Clark Fork Coalition v. Tubbs

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Justia Opinion Summary

The Clark Fork Coalition and four individuals (collectively, the Coalition) challenged the validity of an administrative rule promulgated by the Department of Natural Resources and Conservation concerning groundwater appropriations exempt from permitting requirements. The district court invalidated the rule, and the Supreme Court affirmed. The Coalition moved for fees under the private attorney general doctrine. The district court granted the motion, concluding that the private attorney general doctrine applied because the Coalition vindicated important constitutional interests. The Supreme Court reversed, holding that the Coalition failed to show that the litigation vindicated constitutional interests, and therefore, the district court abused its discretion in concluding that the Coalition could recover fees under the private attorney general doctrine.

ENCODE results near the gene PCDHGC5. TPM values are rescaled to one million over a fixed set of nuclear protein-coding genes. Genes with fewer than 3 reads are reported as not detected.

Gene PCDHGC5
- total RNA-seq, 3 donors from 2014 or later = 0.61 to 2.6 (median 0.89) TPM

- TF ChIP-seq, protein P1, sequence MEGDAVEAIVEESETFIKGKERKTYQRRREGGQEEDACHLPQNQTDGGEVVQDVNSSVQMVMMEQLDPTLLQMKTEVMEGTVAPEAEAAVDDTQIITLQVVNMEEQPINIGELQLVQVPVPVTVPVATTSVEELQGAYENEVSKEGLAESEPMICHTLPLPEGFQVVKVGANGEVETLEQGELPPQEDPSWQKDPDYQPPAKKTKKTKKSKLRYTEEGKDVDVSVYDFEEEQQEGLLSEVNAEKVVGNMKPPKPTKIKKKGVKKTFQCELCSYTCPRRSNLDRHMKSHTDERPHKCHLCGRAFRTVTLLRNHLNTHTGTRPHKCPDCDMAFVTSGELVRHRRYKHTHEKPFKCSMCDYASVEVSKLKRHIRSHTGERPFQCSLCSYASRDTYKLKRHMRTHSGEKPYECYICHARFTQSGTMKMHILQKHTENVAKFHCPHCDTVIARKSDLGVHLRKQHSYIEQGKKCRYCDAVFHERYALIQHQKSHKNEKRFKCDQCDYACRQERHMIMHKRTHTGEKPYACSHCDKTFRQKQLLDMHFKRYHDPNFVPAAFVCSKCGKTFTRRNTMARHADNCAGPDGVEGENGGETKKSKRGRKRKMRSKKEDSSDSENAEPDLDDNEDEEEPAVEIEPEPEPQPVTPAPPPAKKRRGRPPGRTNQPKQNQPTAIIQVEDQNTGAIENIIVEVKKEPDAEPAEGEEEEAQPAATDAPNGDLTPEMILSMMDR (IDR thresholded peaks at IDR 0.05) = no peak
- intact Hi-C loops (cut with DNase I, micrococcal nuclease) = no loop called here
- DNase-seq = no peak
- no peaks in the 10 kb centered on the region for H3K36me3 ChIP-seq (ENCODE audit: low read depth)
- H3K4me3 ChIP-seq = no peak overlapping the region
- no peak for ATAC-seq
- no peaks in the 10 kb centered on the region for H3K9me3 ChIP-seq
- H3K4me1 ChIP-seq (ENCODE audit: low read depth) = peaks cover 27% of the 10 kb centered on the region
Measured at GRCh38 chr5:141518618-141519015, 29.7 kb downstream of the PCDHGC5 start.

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07/25/2017 DA 15-0746 IN THE SUPREME COURT OF THE STATE OF MONTANA Case Number: DA 15-0746 2017 MT 184 THE CLARK FORK COALITION, a non-profit organization with senior water rights, KATRIN CHANDLER, an individual with senior water rights BETTY J. LANNEN, an individual with senior water rights, POLLY REX, an individual with senior water rights, and JOSEPH MILLER, an individual with senior water rights, Petitioners and Appellees, v. JOHN E. TUBBS, in his official capacity as Director of the Montana Department of Natural Resources and Conservation and THE MONTANA DEPARTMENT OF NATURAL RESOURCES AND CONSERVATION (DNRC), an executive branch agency of the State of Montana, Respondents and Appellants. APPEAL FROM: District Court of the First Judicial District, In and For the County of Lewis And Clark, Cause No. BDV-2010-874 Honorable Jeffrey M. Sherlock, Presiding Judge COUNSEL OF RECORD: For Appellants: Brian C. Bramblett, Laura Farkas, Special Assistant Attorneys General, Montana Department of Natural Resources and Conservation, Helena, Montana For Appellees: Matthew K. Bishop, Laura King, Western Environmental Law Center, Helena, Montana Submitted on Briefs: May 31, 2017 Decided: July 25, 2017 Filed: __________________________________________ Clerk Justice Beth Baker delivered the Opinion of the Court. ¶1 The Clark Fork Coalition, Katrin Chandler, Betty Lannen, Polly Rex, and Joseph Miller (collectively, “the Coalition”) challenged the validity of a Department of Natural Resources and Conservation administrative rule concerning groundwater appropriations exempt from permitting requirements. The First Judicial District Court invalidated the rule. We affirmed. Clark Fork Coalition v. Tubbs, 2016 MT 229, 384 Mont. 503, 380 P.3d 771 (hereafter “Clark Fork I”). The Coalition sought fees under the private attorney general doctrine, and the District Court granted its motion. The Department appeals the District Court’s order awarding fees to the Coalition. ¶2 We reverse. PROCEDURAL AND FACTUAL BACKGROUND ¶3 The Montana Water Use Act (hereafter “the Act”) exempts certain new groundwater appropriations from permitting requirements. Section 85-2-306, MCA. In part, it exempts appropriations outside of stream depletion zones that do not exceed 35 gallons per minute and 10 acre-feet per year, “except that a combined appropriation from the same source by two or more wells or developed springs exceeding 10 acre-feet, regardless of the flow rate, requires a permit.” Section 85-2-306(3)(a)(iii), MCA (emphasis added). The statute does not define the phrase “combined appropriation.” ¶4 The Department promulgated a rule in 1987 that stated, “Groundwater developments need not be physically connected nor have a common distribution system to be considered a ‘combined appropriation.’” Admin. R. M. 36.12.101(7) (1987) (hereafter “1987 Rule”). The Department issued a new rule in 1993 that defined a 2 “combined appropriation” as “an appropriation of water from the same source aquifer by two or more groundwater developments, that are physically manifold into the same system.” Admin. R. M. 36.12.101(13) (1993) (hereafter “1993 Rule”). ¶5 In 2009, the Coalition filed a petition for declaratory ruling with the Department asking it to invalidate the 1993 Rule. A Department hearing examiner considered, but ultimately denied, the Coalition’s petition, concluding that the 1993 Rule did not conflict with the Act. The hearing examiner nonetheless ordered the Department to initiate proposed rulemaking to repeal the 1993 Rule because of increasing demands on water resources in Montana. For reasons not relevant to the issue on appeal, the Department did not repeal and replace the 1993 Rule. ¶6 The Coalition filed a petition for judicial review in the District Court in 2010, challenging the validity of the 1993 Rule and the hearing examiner’s denial of its petition. The District Court invalidated the 1993 Rule, reinstated the 1987 Rule, and required the Department to develop a new rule consistent with its order. The court reasoned that the 1993 Rule’s definition of “combined appropriation” “violates not only the spirit and legislative intent behind the Water Use Act, but . . . [also] the legislative intent in the enactment of the exempt well statute.” ¶7 The Montana Well Drillers Association, the Montana Association of Realtors, and the Montana Building Industry Association appealed the District Court’s order. The Department did not participate in the appeal. We affirmed the District Court’s invalidation of the 1993 Rule and its reinstatement of the 1987 Rule, but reversed its order directing the Department to initiate new rulemaking. Clark Fork I, ¶ 46. We held 3 that the Rule was inconsistent with the statute and was therefore invalid. Clark Fork I, ¶ 28. ¶8 Prior to our decision in Clark Fork I, the Coalition had moved for fees under the private attorney general doctrine, and the District Court had granted that motion. The court rejected the Department’s argument that it was protected from liability by quasi-judicial immunity, because it held that the issue in the litigation—the Department’s promulgation of the 1993 Rule—was not a quasi-judicial function. The court concluded that the private attorney general doctrine applied, reasoning that the litigation between the parties directly implicated constitutional interests. The court explained that the constitution mandates that the legislature keep track of water rights. The legislature passed the Water Use Act to breath[e] life into that mandate. However, [the Department]’s rule conflicted with the statute which codifies the protections guaranteed in the constitution. While decided on statutory grounds, this Court’s Order [on the Coalition’s petition for judicial review] is explicit in integrating the constitutional rationale underlying the decision. The court concluded that the Coalition “qualifies for attorney fees under the private attorney general doctrine because it bore a significant and necessary burden to vindicate all Montanans’ constitutional water rights in a suit against the party which created the invalid rule.” The parties then stipulated to attorney fees in the amount of $100,000, but agreed that the Department would not pay the fees or appeal the District Court’s order on fees until this Court resolved the appeal in Clark Fork I. STANDARDS OF REVIEW ¶9 We review for abuse of discretion a district court’s ruling granting or denying attorney fees under the private attorney general doctrine. Gateway Vill., LLC v. Mont. Dep’t of Envtl. Quality, 2015 MT 285, ¶ 15, 381 Mont. 206, 357 P.3d 917; W. Tradition 4 P’ship v. Att’y Gen. of Mont., 2012 MT 271, ¶ 7, 367 Mont. 112, 291 P.3d 545; Baxter v. State, 2009 MT 449, ¶ 46, 354 Mont. 234, 224 P.3d 1211. A district court’s determination whether legal authority exists for an award of attorney fees is a conclusion of law, which we review for correctness. Mlekush v. Farmers Ins. Exch., 2015 MT 302, ¶ 8, 381 Mont. 292, 358 P.3d 913. DISCUSSION ¶10 Whether the Coalition was entitled to recover attorney fees following its successful challenge to the Department’s 1993 Rule. ¶11 The Department argues that the District Court abused its discretion in granting the Coalition’s motion for attorney fees under the private attorney general doctrine. It contends that the private attorney general doctrine does not apply, in part because the Coalition did not vindicate important constitutional interests. The Department contends also that the quasi-judicial immunity doctrine protects it from liability for attorney fees because the Coalition’s challenge was based on the hearing examiner’s discretionary decision to deny the Coalition’s petition—a quasi-judicial act. ¶12 The Coalition argues that the District Court rightly determined that the private attorney general doctrine applied to its successful challenge of the Department’s rule. The Coalition asserts that its litigation vindicated constitutional interests articulated in Article IX, Section 3, of the Montana Constitution, which provides for the protection of existing water rights and water resources and requires the Legislature to regulate and administer water rights in the state. The Coalition argues further that the quasi-judicial immunity doctrine does not shield the Department from liability because the litigation 5 concerned the Department’s promulgation of the 1993 Rule—an administrative act—and not the quasi-judicial act of the hearing examiner’s decision. ¶13 An administrative agency may promulgate rules only within the bounds set by the Legislature. See Clark Fork I, ¶ 25 (stating that “[r]ules adopted by administrative agencies which conflict with statutory requirements or exceed authority provided by statute[ ] are invalid” (citation and internal quotations omitted)). Agency rules must be “consistent and not in conflict with the statute” and must be “reasonably necessary to effectuate the purpose of the statute.” Clark Fork I, ¶ 25 (quoting § 2-4-305(6), MCA). We determined in Clark Fork I that the Department’s 1993 Rule conflicted with the Act and was thus invalid. Clark Fork I, ¶ 28. The District Court agreed with the Coalition that its success in the litigation justified an award of attorney fees. ¶14 Montana follows the American Rule, under which “‘a party in a civil action is generally not entitled to [attorney] fees absent a specific contractual or statutory provision.’” Bitterroot River Protective Ass’n v. Bitterroot Conservation Dist., 2011 MT 51, ¶ 20, 359 Mont. 393, 251 P.3d 131 (hereafter “BRPA III”) (quoting Montanans for the Responsible Use of the Sch. Trust v. State ex rel. Bd. of Land Comm’rs, 1999 MT 263, ¶ 62, 296 Mont. 402, 989 P.2d 800 (hereafter “Montrust”)). There are limited “equitable exceptions” to this rule. W. Tradition P’ship, ¶ 13; Montrust, ¶ 64. Among them is the private attorney general doctrine. W. Tradition P’ship, ¶ 13; BRPA III, ¶ 20. “That doctrine applies when the government, for some reason, fails to properly enforce interests which are significant to its citizens.” Gateway Vill., LLC, ¶ 12 (citation and internal quotations omitted). 6 ¶15 When determining whether to award fees under the private attorney general doctrine, we consider: “(1) the strength or societal importance of the public policy vindicated by the litigation, (2) the necessity for private enforcement and the magnitude of the resultant burden on the plaintiff, [and] (3) the number of people standing to benefit from the decision.” Montrust, ¶ 66; accord BRPA III, ¶ 20; W. Tradition P’ship, ¶ 14. “We also consider whether an award of fees would be unjust under the circumstances.” W. Tradition P’ship, ¶ 14 (citing Finke v. State ex rel. McGrath, 2003 MT 48, ¶ 33, 314 Mont. 314, 65 P.3d 576); accord BRPA III, ¶ 20. We have held that fees under the private attorney general doctrine may be awarded “only in litigation vindicating constitutional interests.” Am. Cancer Soc’y v. State, 2004 MT 376, ¶ 21, 325 Mont. 70, 103 P.3d 1085 (citing Montrust, ¶ 66). We have invoked the private attorney general doctrine sparingly. W. Tradition P’ship, ¶ 13. ¶16 Decisions awarding fees under the private attorney general doctrine illustrate its narrow application. In Montrust, we addressed the validity of several statutory provisions concerning the administration and disposition of school trust lands that the federal government granted to the state. Montrust, ¶¶ 1-9. We noted that the Montana Constitution required the State to act as trustee of the lands. Montrust, ¶¶ 13-14. The Constitution provided guidelines for the State’s disposition of these lands and required, among other things, that the State obtain “the full market value” of any of the lands of which it chose to dispose. Montrust, ¶¶ 16-17. We held that a number of the challenged statutory provisions permitted the State to violate its fiduciary duties as trustee of the lands and to dispose of the lands for less than their full market value, in violation of the 7 Constitution. Montrust, ¶¶ 22, 23, 32, 42, 51, 58. We concluded that Montrust had “litigated important public policies that are grounded in Montana’s Constitution,” that the State had not disputed the necessity of private enforcement or Montrust’s resultant burden, and that Montrust’s litigation had benefitted “a large class: all Montana citizens interested in Montana’s public schools.” Montrust, ¶ 67. We therefore held that Montrust was entitled to fees under the private attorney general doctrine. Montrust, ¶ 69. ¶17 In BRPA III, we affirmed the District Court’s award of private attorney general fees. We based our holding on the constitutional underpinnings of our decision in the underlying litigation, Bitterroot River Protective Ass’n v. Bitterroot Conservation District, 2008 MT 377, 346 Mont. 507, 198 P.3d 219 (hereafter “BRPA II”). In BRPA II, the plaintiff and appellant had challenged the validity of two statutes: the Natural Streambed and Land Preservation Act of 1975 (the “310 Law”) and the Stream Access Law. BRPA II, ¶¶ 1-4. We noted in that case that the 310 Law was “one of a comprehensive set of laws enacted by the Legislature to accomplish the goals of the constitution, including Article IX, section 1, which requires legislative provision of remedies to prevent depletion and degradation of natural resources.” BRPA II, ¶ 28 (citation and internal quotations omitted). We noted also that the Stream Access Law had its origins in Article IX, Section 3(3) of the Montana Constitution, which provides that waters within the state “are the property of the state for the use of its people and are subject to appropriation for beneficial uses as provided by law.” BRPA II, ¶ 51 (citation and internal quotations omitted). 8 ¶18 We noted in BRPA III that our interpretation of the 310 Law in the prior case “was expressly premised upon its constitutional purpose.” BRPA III, ¶ 23 (citing BRPA II, ¶ 45). We explained that both parties in the litigation in BRPA II had proffered “extensive constitutionally-based arguments” regarding the application of the Stream Access Law. BRPA III, ¶ 24 (citing BRPA II, ¶ 50). We held therefore that “constitutional concerns were integrated into the rationale underlying the decision” in BRPA II and that the two statutes at issue “directly implemented constitutional provisions.” BRPA III, ¶¶ 23, 25. This satisfied “the requirement [under the private attorney general doctrine] that constitutional interests be vindicated to demonstrate the societal importance of the litigation.” BRPA III, ¶ 26 (citing Montrust, ¶ 66). ¶19 In contrast, we have denied private attorney general fees when the litigation, though successful, did not vindicate a constitutional interest. In Baxter, we addressed whether physicians who aided patients in dying were protected from prosecution for homicide. Baxter, ¶ 3. We explicitly declined to address the physicians’ constitutional arguments. Baxter, ¶ 10. Instead, we concluded that Montana statutes protect physicians from prosecution so long as they obtain the patients’ consent. Baxter, ¶ 50. We held that “[o]ur holding today is statute-based. Therefore, without the vindication of constitutional interests, an award of fees under the private attorney general doctrine is not warranted.” Baxter, ¶ 47. ¶20 Likewise, in American Cancer Society, we concluded that the successful party in the litigation was not entitled to private attorney general fees. The petitioners in that case challenged the constitutionality of a recently-enacted law exempting certain 9 establishments from local government smoking ordinances. Am. Cancer Soc’y, ¶ 7. The petitioners argued in part that the statute “unconstitutionally deprives local governments and the people of the right of self-government in violation of Article XI, Section 6, of the Constitution of Montana.” Am. Cancer Soc’y, ¶ 3. We held that the challenged statute “does not set forth a prohibition of self-governing powers,” that it “does not preempt any no-smoking ordinances adopted by any self-governing entity,” and that it thus “has no force and effect.” Am. Cancer Soc’y, ¶ 18. We concluded that our holding “amounts to a declaration that [the statute] is ineffectual rather than unconstitutional; therefore, without the vindication of a constitutional interest, this case does not warrant private attorney general fees.” Am. Cancer Soc’y, ¶ 21. ¶21 In Clark Fork I, we addressed whether the Department’s 1993 exempt well rule was consistent with the authorizing statute. Clark Fork I, ¶ 28. We conducted a statutory analysis of § 85-2-306(3)(a)(iii), MCA, and concluded, “based upon the plain language of the statute and the stated purpose of the Act,” that “‘combined appropriation’ refers to the total amount or maximum quantity of water that may be appropriated without a permit and not to the manner in which wells or developed springs may be physically connected.” Clark Fork I, ¶ 24 (emphasis added). We held that the 1993 Rule’s definition of “combined appropriation” was “inconsistent with the plain language of § 85-2-306(3)(a)(iii), MCA,” and with the “stated statutory purpose of the Act” because “it engrafted an additional requirement on the exempt well statute that wells or developed springs be ‘physically manifold into the same system.’” Clark Fork I, ¶ 28. We determined also that “[t]he term ‘combined appropriation’ utilized in the original 1987 10 statute has remained intact and unchanged in the subsequent statutory amendments of 1991 and 2013.” Clark Fork I, ¶ 33. We thus held, “The 1993 Rule is invalid because it conflicts with the plain language of § 85-2-306, MCA, and because the Legislature, as is its prerogative, has not abrogated the original meaning it placed on ‘combined appropriation’ since the [L]egislature first incorporated the term in 1987.” Clark Fork I, ¶ 35. ¶22 This case differs in a material respect from BRPA III, where “constitutional concerns were integrated into the rationale underlying the decision.” BRPA III, ¶ 25. The issue addressed in Clark Fork I was purely an issue of statutory interpretation— whether the Department’s 1993 Rule conflicted with § 85-2-306(3)(a)(iii), MCA. Clark Fork I, ¶ 35. The case did not address whether the 1993 Rule implicated or conflicted with any constitutional provisions. There were no constitutional concerns “integrated into the rationale,” BRPA III, ¶ 25, and the Coalition did not litigate “important public policies . . . grounded in Montana’s Constitution,” Montrust, ¶ 67. Although the Act itself implements the mandates of Article IX, Section 3, of the Montana Constitution, the Department’s rule is a step removed. The litigation did not “directly implement[ ] constitutional provisions,” but centered only on construction of the Act. BRPA III, ¶ 23. Under the Coalition’s argument, because water rights are an important constitutional interest, virtually any case challenging the Department’s administration of the Act could subject the agency to a potential fee award. ¶23 Because the decision in the underlying case was “statute-based,” Baxter, ¶ 47, the Coalition is not entitled to fees under the private attorney general doctrine, Am. Cancer 11 Soc’y, ¶ 21; W. Tradition P’ship, ¶ 14. We do not address whether the Coalition satisfied the remaining factors of this doctrine, because its failure to show that the litigation vindicated constitutional interests is dispositive. See Am. Cancer Soc’y, ¶ 21; Baxter, ¶ 47. The District Court abused its discretion in concluding that the Coalition could recover fees under the private attorney general doctrine. Because we reverse on this ground alone, we need not address the Department’s argument on quasi-judicial immunity. See Sikorski v. Johnson, 2006 MT 228, ¶ 26, 333 Mont. 434, 143 P.3d 161 (holding that the State was not liable because it had no duty, and concluding that it was therefore unnecessary to reach the State’s quasi-judicial immunity argument). CONCLUSION ¶24 The District Court’s order granting the Coalition’s motion for attorney fees is reversed. /S/ BETH BAKER We Concur: /S/ MIKE McGRATH /S/ JAMES JEREMIAH SHEA /S/ DIRK M. SANDEFUR Justice Laurie McKinnon, specially concurring. ¶25 The prevailing party in a civil action against a state agency is entitled to reasonable attorneys’ fees only if the court finds that “the claim or defense of the . . . agency that brought or defended the action was frivolous or defended in bad faith.” Section 25-10-711, MCA. Based on the language of § 25-10-711, MCA, a determination 12 that the DNRC did not act in bad faith or defend this litigation frivolously is dispositive and precludes an award of attorneys’ fees against the DNRC. In contrast, whether the DNRC acted in bad faith is only one of several factors to be considered in determining if the circumstances support an award of fees pursuant to the private attorney general doctrine, an equitable exception to the American Rule. The Court’s analysis, therefore, must necessarily include consideration of § 25-10-711, MCA. Consistent with our precedent, we recently employed such an analytical framework in Mont. Immigrant Justice Alliance v. Bullock, 2016 MT 104, 383 Mont. 318, 371 P.3d 430. I would do so as well here. If the DNRC pursued its defense of the 1993 Rule in good faith, then such a determination is conclusive and attorney fees may not be assessed against the agency. As the District Court failed to address § 25-10-711, MCA, its conclusions of law were incorrect. Further, based upon the procedural history of this litigation, any determination by the District Court that it was “just” to assess attorney fees against the DNRC because it “failed to promulgate a valid rule” was an abuse of discretion. ¶26 In Mont. Immigrant Justice Alliance, we considered a challenge to Legislative Referendum 121 (LR 121), which denied certain state services to individuals defined by the law to be “illegal aliens.” Montana Immigrant Justice Alliance (MIJA) requested attorneys’ fees pursuant to the private attorney general doctrine. We applied the provisions of § 25-10-711(1)(b), MCA, explaining that attorney fees are recoverable against the state only if the state’s claims or defenses were frivolous or pursued in bad faith. “A claim or defense is frivolous or in bad faith when it is outside the bounds of legitimate argument on a substantial issue on which there is a bona fide difference of 13 opinion.” Mont. Immigrant Justice Alliance, ¶ 48, citing W. Tradition P’ship, ¶ 10. We held that the Attorney General was defending, as his duty required, an enactment passed by 80 percent of the voting citizens of Montana and that the topic was important to a large number of Montanans. Observing that there were bona fide differences of opinion, we concluded that the State’s defense of LR 121 “was not frivolous or in bad faith.” Mont. Immigrant Justice Alliance, ¶ 49. We held that MIJA’s claim for attorneys’ fees pursuant to the private attorney general doctrine was not allowed under § 25-10-711(1)(b), MCA. Mont. Immigrant Justice Alliance, ¶ 49. ¶27 Similarly, in Ostergren v. Dept. of Rev., 2004 MT 30, 319 Mont. 405, 85 P.3d 738, we concluded that although the taxpayer prevailed against the Department of Revenue (DOR) in that its property was valued in accordance with taxpayer’s arguments, as opposed to DOR, the taxpayer was not entitled to fees if the DOR’s claim did not rise to “the level of frivolity or bad faith.” Ostergren, ¶ 24. The 1997 Montana Legislature passed Senate Bill 195 which required reappraisals of class three, four, and ten properties statewide and caused significant market value increases. The taxpayer asserted DOR willfully mishandled the property assessment statute, acted in bad faith in refusing to refund taxes, and DOR had ignored 1996 values in its reappraisals. We determined that there was a disagreement on the valuation of property and that the appeals process is available for such situations. “Simply because a taxpayer does not agree with the DOR’s valuation of property does not entitle a taxpayer to attorney fees and costs.” Ostergren, ¶ 25. See also Dearborn Drainage Area, 240 Mont. at 43, 782 P.2d at 900 (the Department of Fish, Wildlife and Parks “acted in good faith and in accordance with 14 constitutional and statutory mandates” in representing the public’s recreational use rights in the waters of Bean Lake); W. Tradition P’ship, ¶ 20 (“While the Attorney General did not prevail, it is difficult to conclude that his arguments were frivolous . . . .”). ¶28 Although both the language of § 25-10-711, MCA, and our precedent applying it are clear, this Court, by failing to mention § 25-10-711, MCA, appears to have accepted the Coalition’s argument that § 25-10-711, MCA, is a statute-based fee provision which is not at issue in this case. The Coalition maintains that they are not seeking reimbursement for attorneys’ fees pursuant to § 25-10-711, MCA, but rather are pursuing attorneys’ fees under the four factor test of the private attorney general doctrine which, the Coalition argues, “provides its own, independent basis for an award of attorneys’ fees separate from § 25-10-711, MCA.” The Coalition ignores that “[t]he statutes establish the law of this state respecting the subjects to which they relate, and their provisions and all proceedings under them are to be liberally construed . . . .” Section 1-2-103, MCA. Section 25-10-711(1)(b), MCA, specifically declares that an agency of the state may only be required to pay costs if the agency has brought or defended an action which was frivolous or pursued in bad faith.1 ¶29 I would construe § 25-10-711, MCA, and the private attorney general doctrine consistently, as we attempted to do in W. Traditions P’ship. Whether an agency acted 1 In Montrust, while recognizing the district court denied fees on the basis of § 25-10-711, MCA, we failed to reconcile § 25-10-711, MCA, with our newly adopted private attorney general doctrine. Thus, we granted attorney fees against an agency absent a showing of bad faith or frivolity. Although we have subsequently described Montrust as not a “garden variety” constitutional challenge to a legislative enactment, the tension between Montrust and § 25-10-711(1)(b), MCA, still remains. See W. Traditions P’ship, ¶ 19. 15 frivolously or in bad faith are guideposts within which to assess—under the particular facts, procedural history, and relevant principles of law of the case—whether an award of attorneys’ fees under the private attorney general doctrine is equitable and consistent with § 25-10-711, MCA. W. Traditions P’ship, ¶ 18. Accordingly, the “frivolous or in bad faith” standard set forth in § 25-10-711, MCA, may not be ignored when the action is against the state or an agency of the state, regardless of what equitable theory the prevailing party chooses to advance. The private attorney general doctrine must be consistent with the legislature’s determination of the standard to be employed when a state agency is a party. ¶30 In these proceedings, the procedural history is significant in assessing the DNRC’s actions in the context of the private attorney general doctrine and § 25-10-711, MCA. Sixteen years after the adoption of the 1993 Rule, the Coalition filed a Petition for Declaratory Ruling and requested the DNRC declare the 1993 Rule invalid because it was inconsistent with the Montana Water Use Act. The DNRC determined that the Petition presented a controversy of statewide importance and appointed a hearing examiner. Interested persons were provided an opportunity to file statements of position and briefs. Following a public hearing, the DNRC’s hearing examiner issued his Declaratory Ruling on August 17, 2010, concluding the 1993 Rule was consistent with the plain language of § 85-2-306, (3), MCA. However, the hearing examiner determined that the 1993 Rule defining “combined appropriation” was not the best definition that could be provided and consequently committed the DNRC to redefine the term through rulemaking. 16 ¶31 In September 2010, the Coalition filed the instant Petition for Judicial Review. In November, the parties signed a stipulated agreement to revise the definition of combined appropriation and acknowledged that the Coalition would participate in rulemaking. The stipulation also provided that if the term “combined appropriation” was defined by the 62nd Legislature, the DNRC’s rulemaking efforts would cease. The 62nd Legislature passed House Bill 602, which authorized a formal study of exempt wells by the Water Policy Interim Committee (WPIC) and prohibited DNRC rulemaking until after October 1, 2012. As a result, the parties entered into a modified agreement which extended timelines and rulemaking to July 2013. ¶32 In response to the 2012 WPIC Report, the 63rd Legislature passed two bills in 2013: Senate Bill 19, which essentially codified the 1993 Rule, and Senate Bill 346, which authorized a stream depletion zone in areas where modeling demonstrated that exempt wells were having an impact on senior water users. Governor Bullock vetoed Senate Bill 19 and it did not become law. The DNRC next provided notice in August 2013 of a proposed rule revising the definition of combined appropriation. A public hearing was scheduled for September 2013. The WPIC submitted a letter of objection to the DNRC’s proposed rule asserting that it was inconsistent with its 2012 Report and the legislature’s intent. The Environmental Quality Council (EQC) also filed a formal objection to the DNRC’s proposed rule. Pursuant to §§ 2-4-305(6) and 75-1-324(10), MCA, an objection by EQC delays effectiveness of the rule until after final adjournment of the next regularly scheduled session. Accordingly, the DNRC withdrew the proposed rule following the public hearing in September. 17 ¶33 In December 2013, the DNRC published notice of a second proposed rule. Again, the WPIC and EQC objected to the proposed rule. In response, the DNRC withdrew its second proposed rule and, recognizing that judicial review was the only way to resolve the controversy between the 1993 Rule and its impact on senior water rights, proceeded with the Coalition to reopen the Petition. During this entire period, the hearing examiner’s determination that the 1993 Rule was consistent with § 85-2-306(3), MCA, remained valid. It was not until October 17, 2014, when the District Court reversed the hearing examiner and concluded that the Declaratory Rulings’ interpretation of the 1993 Rule was incorrect, that the 1993 Rule was held invalid. ¶34 The controversy over exempt wells, the impacts on senior water users, and combined appropriations continues. The 64th Legislature again passed legislation to protect combined appropriations consistent with 1993 Rule. Legislation codifying the 1993 Rule and further defining what qualifies for the exemption passed through both chambers of the 65th Legislature, but was again vetoed by Governor Bullock. Given this procedural history and the complexity of crafting a solution, it would be inequitable to hold the DNRC responsible for not having been able to craft a rule when two legislatures, interim committees, and other stakeholders were also unable to do. The DNRC’s reliance on the hearing examiner’s Declaratory Ruling and subsequent efforts to conduct rulemaking, culminating in two proposed rules, cannot be characterized as defending or asserting claims in bad faith or which are frivolous. I would thus conclude that pursuant to the provisions of § 25-10-711, MCA, and the equitable considerations underlying the 18 private attorney general doctrine, that it would be inequitable to award the Coalition attorneys’ fees. ¶35 The foregoing analysis is how I would resolve the issue of whether the Coalition is entitled to attorneys’ fees. I do not agree with the Court that resolution of the dispute should be on the basis of the first factor of the private attorney general doctrine; that is, that Clark Fork I did not involve a public policy of significant importance to Montanans which was void of any underlying constitutional considerations. We stated in Clark Fork I: Based upon the plain language of the statute, it is evident that the intent of the Legislature in enacting subsection (3)(a)(iii) was to ensure that, when appropriating from the same source, only a de minimus quantity of water, determined by the Legislature to be 10 acre-feet per year, could be lawfully appropriated without going through the rigors of the permitting process. An exception to the exemption for quantities exceeding 10 acre-feet per year, regardless of flow rate and number of wells or developed springs utilized for the appropriation, protects other water rights utilizing the same water source. This is consistent with the purpose of the Act as a remedial statute designed to strictly adhere to the prior appropriation doctrine and to provide for the “administration, control, and regulation of water rights . . . and confirm all existing water rights . . . .” Section 85-2-101(2), (4), MCA. We have explained that “the Water Use Act was designed to protect senior water rights holders from encroachment by junior appropriators adversely affecting those senior rights.” Mont. Power Co. v. Carey, 211 Mont. 91, 98, 685 P.2d 336, 340 (1984). This fundamental purpose is reflected throughout the Act and many of the subsections of the Act begin with a policy declaration stating that the protection of senior water rights and the prior appropriation doctrine is the Act’s core purpose. See, e.g., § 85-1-101(4), MCA (the Act’s purpose is to “protect existing uses”); § 85-2-101(4), MCA (it is “a purpose of this chapter to recognize and confirm all existing rights”); § 85-2-101(4), MCA (the purpose of permitting is to “provide enforceable legal protection for existing rights”). Accordingly, based upon the plain language of the statute and the stated purpose of the Act, we conclude that “combined appropriation” refers to the total amount or maximum quantity of water that may be appropriated without a permit and not to the manner in which wells or developed springs may be physically connected. 19 Clark Fork I, ¶ 24. In this respect, the District Court was correct in its conclusion that the Coalition’s challenge to the 1993 Rule was an important matter of public policy that vindicated constitutional interests. ¶36 We stated in BRPA III, that a case need not involve a constitutional claim in order to vindicate constitutional interests. BRPA III, ¶ 25. Cases involving statutory interpretation may nonetheless qualify for private attorney general fees when constitutional concerns are vindicated by statutory compliance. Here, our interpretation of the validity of the 1993 Rule was premised on the statute’s constitutional purpose and its impact on senior water rights. The rights the Montana Water Use Act are designed to protect are explicitly recognized in Article IX, Section 3(1), of the Montana Constitution. The procedural history of this case alone demonstrates that the litigation and legislative efforts revolved around substantial policy issues and concerns over protecting the existing rights of senior water users. I, accordingly, do not agree with the Court that the Coalition did not litigate important policies grounded in the Montana Constitution and I would not decide this matter upon that basis. ¶37 Based on the foregoing analysis, I would conclude that § 25-10-711(1)(b), MCA, and equitable considerations of the private attorney general doctrine preclude an award of attorneys’ fees. To the extent the Court’s analysis differs, I specially concur. /S/ LAURIE McKINNON 20